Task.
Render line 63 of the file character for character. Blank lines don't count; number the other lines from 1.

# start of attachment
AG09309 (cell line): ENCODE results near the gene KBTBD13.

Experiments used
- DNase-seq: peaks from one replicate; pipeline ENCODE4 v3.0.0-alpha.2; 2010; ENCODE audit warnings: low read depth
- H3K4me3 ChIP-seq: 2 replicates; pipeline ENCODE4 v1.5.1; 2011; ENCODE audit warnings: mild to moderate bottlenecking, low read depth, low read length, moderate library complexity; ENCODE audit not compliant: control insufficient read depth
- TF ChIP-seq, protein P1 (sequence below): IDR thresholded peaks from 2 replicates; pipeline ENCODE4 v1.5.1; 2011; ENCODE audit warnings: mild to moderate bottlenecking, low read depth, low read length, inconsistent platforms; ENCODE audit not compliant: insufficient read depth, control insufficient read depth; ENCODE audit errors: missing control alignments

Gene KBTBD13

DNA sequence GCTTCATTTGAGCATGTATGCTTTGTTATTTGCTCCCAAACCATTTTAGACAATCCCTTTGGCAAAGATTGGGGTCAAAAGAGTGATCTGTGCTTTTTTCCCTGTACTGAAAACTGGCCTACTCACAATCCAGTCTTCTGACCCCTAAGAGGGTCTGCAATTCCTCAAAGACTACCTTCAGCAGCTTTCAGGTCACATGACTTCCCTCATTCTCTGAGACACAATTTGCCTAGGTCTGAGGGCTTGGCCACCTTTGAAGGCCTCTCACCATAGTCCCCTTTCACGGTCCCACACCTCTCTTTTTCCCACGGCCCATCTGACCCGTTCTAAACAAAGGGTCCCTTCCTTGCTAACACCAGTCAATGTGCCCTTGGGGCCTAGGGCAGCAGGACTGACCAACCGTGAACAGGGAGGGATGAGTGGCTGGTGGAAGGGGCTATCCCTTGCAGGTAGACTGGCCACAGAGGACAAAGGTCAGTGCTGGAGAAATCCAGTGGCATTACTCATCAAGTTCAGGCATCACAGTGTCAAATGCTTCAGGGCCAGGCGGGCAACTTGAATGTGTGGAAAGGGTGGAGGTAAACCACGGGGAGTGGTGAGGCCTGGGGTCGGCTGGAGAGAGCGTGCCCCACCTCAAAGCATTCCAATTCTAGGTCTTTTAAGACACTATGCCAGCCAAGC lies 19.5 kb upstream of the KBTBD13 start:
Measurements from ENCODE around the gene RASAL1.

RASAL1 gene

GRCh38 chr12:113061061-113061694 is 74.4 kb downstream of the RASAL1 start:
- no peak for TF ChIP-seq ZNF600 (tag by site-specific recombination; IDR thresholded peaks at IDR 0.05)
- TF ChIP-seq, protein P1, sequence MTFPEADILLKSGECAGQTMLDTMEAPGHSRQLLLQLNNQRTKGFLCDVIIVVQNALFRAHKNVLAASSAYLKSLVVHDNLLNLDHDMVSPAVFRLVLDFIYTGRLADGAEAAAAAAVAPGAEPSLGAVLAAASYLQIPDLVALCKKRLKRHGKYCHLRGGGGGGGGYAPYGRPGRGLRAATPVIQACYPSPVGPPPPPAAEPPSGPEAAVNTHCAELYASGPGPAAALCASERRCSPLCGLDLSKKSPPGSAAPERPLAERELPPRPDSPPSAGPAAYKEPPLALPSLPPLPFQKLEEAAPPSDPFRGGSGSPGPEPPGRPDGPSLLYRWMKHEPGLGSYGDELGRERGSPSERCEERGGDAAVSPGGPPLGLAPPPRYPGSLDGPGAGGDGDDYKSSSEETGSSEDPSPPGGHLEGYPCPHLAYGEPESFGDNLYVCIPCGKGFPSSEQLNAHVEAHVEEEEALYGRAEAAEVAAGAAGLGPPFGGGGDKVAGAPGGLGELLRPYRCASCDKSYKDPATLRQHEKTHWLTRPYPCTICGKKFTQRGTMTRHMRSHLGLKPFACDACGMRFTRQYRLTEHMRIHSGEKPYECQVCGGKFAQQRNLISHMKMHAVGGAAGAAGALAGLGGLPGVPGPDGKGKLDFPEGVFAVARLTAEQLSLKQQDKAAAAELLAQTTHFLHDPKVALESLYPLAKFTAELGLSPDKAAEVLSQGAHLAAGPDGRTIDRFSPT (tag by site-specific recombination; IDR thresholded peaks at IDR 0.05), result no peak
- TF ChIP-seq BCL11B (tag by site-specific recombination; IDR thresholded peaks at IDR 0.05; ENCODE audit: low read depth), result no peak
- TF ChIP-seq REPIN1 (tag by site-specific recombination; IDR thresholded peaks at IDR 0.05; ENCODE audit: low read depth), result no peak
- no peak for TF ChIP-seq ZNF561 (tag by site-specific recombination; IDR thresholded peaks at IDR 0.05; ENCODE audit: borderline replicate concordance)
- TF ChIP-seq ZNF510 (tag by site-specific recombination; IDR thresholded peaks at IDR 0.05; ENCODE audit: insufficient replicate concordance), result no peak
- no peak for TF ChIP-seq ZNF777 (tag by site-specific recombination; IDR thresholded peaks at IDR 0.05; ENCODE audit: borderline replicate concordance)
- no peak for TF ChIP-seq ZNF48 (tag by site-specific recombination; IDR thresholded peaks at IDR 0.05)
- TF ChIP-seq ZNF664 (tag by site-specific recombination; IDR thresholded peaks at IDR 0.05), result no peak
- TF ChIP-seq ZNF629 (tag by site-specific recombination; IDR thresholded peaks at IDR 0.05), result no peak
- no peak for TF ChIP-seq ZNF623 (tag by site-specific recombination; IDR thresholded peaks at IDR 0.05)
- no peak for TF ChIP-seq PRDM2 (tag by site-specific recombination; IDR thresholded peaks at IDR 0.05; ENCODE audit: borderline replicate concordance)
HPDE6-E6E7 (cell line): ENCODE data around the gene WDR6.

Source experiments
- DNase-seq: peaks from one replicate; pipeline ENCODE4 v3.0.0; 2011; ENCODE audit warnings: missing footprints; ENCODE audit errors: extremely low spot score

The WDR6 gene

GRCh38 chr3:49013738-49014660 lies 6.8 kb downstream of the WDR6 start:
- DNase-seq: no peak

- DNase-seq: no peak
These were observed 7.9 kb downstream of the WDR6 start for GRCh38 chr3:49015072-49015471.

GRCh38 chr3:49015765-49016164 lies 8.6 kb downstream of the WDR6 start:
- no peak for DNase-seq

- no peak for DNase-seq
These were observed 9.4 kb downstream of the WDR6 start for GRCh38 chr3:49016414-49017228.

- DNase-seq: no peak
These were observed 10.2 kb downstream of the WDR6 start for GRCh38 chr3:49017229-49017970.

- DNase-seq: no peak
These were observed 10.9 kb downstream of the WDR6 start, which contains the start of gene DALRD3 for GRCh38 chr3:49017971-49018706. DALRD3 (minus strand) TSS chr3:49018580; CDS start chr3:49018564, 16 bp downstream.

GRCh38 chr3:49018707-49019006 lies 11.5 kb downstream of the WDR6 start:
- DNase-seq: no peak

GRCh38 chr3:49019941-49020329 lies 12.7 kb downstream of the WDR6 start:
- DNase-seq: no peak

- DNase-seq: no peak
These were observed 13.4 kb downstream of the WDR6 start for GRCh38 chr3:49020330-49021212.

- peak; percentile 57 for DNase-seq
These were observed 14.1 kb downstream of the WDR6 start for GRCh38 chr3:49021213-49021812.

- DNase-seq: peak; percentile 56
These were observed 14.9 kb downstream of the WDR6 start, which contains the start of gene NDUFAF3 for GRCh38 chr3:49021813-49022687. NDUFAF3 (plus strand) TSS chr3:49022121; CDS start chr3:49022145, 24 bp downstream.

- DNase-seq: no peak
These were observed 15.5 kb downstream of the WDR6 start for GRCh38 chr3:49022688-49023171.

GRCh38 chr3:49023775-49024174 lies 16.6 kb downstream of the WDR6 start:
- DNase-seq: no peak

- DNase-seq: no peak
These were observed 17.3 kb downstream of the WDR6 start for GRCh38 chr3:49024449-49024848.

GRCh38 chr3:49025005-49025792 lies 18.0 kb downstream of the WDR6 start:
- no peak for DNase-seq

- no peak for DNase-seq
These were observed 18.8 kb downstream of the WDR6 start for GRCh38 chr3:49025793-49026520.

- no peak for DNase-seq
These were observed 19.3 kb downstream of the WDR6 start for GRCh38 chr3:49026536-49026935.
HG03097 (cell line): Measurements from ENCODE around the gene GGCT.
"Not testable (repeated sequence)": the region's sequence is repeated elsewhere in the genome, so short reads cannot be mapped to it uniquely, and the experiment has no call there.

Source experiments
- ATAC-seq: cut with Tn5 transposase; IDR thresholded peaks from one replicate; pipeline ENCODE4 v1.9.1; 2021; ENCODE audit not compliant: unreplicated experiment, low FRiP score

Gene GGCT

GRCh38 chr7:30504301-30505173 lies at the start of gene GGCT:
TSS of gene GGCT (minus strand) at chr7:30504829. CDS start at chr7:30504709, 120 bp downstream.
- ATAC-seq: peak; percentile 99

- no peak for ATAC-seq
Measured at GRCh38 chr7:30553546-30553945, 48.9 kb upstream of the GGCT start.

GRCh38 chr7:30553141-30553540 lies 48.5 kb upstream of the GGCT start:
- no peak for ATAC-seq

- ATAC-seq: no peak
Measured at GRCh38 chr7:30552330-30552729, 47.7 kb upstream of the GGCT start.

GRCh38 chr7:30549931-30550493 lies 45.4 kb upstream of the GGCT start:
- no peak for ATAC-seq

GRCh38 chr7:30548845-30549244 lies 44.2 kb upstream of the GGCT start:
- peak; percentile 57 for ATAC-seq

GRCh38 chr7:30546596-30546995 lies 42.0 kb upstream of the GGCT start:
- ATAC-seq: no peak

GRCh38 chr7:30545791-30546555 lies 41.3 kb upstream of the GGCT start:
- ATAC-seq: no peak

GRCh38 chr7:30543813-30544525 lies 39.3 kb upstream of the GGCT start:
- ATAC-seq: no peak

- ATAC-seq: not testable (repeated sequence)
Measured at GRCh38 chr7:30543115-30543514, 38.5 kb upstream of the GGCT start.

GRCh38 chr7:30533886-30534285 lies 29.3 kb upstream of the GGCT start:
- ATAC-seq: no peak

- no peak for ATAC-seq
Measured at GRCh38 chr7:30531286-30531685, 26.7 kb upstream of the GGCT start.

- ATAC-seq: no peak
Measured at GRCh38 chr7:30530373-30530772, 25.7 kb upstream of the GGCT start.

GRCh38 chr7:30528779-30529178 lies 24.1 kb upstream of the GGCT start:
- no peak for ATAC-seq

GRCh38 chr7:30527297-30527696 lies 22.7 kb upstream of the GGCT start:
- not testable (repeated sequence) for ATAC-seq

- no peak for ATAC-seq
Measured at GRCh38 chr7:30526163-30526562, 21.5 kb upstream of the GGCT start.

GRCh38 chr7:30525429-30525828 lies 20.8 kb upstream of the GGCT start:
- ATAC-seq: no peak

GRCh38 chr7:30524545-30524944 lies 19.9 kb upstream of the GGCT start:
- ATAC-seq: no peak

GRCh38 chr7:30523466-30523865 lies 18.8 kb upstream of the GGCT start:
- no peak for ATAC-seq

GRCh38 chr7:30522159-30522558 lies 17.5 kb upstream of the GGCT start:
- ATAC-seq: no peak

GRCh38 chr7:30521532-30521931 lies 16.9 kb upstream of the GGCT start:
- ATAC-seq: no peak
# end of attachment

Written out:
Source experiments